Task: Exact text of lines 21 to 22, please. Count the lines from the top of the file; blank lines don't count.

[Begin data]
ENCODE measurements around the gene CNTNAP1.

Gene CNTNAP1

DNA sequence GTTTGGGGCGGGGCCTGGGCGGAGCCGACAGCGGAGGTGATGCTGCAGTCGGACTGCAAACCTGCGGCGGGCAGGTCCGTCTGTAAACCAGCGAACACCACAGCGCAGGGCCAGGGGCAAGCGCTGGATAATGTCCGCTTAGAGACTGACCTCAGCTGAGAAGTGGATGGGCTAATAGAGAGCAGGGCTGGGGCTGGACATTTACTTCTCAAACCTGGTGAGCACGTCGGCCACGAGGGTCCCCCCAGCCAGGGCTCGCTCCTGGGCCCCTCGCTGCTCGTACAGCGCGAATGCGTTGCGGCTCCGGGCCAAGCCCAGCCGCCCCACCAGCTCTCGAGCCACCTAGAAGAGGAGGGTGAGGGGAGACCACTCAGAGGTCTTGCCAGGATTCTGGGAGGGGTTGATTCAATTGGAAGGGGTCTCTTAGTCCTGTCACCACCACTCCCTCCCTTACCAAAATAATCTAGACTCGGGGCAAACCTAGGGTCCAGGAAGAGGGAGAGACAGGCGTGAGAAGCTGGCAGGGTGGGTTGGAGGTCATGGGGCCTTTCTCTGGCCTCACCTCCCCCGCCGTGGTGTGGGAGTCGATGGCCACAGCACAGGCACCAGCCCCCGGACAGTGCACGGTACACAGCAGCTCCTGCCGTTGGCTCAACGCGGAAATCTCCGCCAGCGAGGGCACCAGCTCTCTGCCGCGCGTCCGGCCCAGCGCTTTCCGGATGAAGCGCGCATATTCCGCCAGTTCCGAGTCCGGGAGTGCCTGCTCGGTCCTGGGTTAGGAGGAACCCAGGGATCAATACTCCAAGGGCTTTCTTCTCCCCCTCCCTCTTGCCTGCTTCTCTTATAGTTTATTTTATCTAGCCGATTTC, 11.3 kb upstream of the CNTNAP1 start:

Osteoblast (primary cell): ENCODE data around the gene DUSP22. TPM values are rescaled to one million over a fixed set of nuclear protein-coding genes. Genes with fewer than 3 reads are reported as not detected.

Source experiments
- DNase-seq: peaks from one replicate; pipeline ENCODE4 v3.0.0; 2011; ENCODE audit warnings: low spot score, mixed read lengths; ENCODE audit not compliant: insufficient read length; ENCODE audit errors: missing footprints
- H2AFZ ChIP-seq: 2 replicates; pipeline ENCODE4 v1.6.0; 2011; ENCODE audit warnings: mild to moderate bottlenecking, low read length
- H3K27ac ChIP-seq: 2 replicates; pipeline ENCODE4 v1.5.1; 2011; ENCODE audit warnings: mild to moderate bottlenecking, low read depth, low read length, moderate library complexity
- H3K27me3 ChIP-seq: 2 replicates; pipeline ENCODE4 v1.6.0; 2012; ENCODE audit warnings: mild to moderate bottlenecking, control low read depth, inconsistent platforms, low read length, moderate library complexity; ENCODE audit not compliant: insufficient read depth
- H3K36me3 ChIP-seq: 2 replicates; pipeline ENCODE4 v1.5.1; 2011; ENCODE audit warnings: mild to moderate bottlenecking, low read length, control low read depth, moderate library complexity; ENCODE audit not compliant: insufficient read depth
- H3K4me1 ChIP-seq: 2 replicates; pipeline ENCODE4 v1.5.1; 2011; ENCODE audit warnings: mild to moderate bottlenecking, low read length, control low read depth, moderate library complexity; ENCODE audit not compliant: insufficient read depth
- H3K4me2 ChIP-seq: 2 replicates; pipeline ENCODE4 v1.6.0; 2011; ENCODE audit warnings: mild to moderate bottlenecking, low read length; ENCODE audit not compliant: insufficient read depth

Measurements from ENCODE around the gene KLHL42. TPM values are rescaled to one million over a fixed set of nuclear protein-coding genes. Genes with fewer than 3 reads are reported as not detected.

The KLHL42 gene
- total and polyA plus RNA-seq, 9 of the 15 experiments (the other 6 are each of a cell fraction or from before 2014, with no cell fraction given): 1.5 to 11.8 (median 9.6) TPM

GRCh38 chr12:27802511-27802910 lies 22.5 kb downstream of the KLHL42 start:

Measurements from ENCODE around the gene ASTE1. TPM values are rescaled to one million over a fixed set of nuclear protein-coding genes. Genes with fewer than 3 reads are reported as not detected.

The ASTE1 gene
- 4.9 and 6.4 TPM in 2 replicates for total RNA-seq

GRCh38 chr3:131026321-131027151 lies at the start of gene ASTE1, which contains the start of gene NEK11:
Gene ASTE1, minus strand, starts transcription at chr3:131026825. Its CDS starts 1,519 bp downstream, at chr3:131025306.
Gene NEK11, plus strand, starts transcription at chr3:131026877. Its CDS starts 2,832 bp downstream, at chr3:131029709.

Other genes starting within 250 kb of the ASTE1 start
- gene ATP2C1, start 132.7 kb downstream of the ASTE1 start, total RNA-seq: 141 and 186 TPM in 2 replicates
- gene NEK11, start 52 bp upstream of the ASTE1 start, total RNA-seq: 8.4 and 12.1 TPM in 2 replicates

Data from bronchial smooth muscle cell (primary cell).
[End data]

Gene ASTE1, minus strand, starts transcription at chr3:131026825. Its CDS starts 1,519 bp downstream, at chr3:131025306.
Gene NEK11, plus strand, starts transcription at chr3:131026877. Its CDS starts 2,832 bp downstream, at chr3:131029709.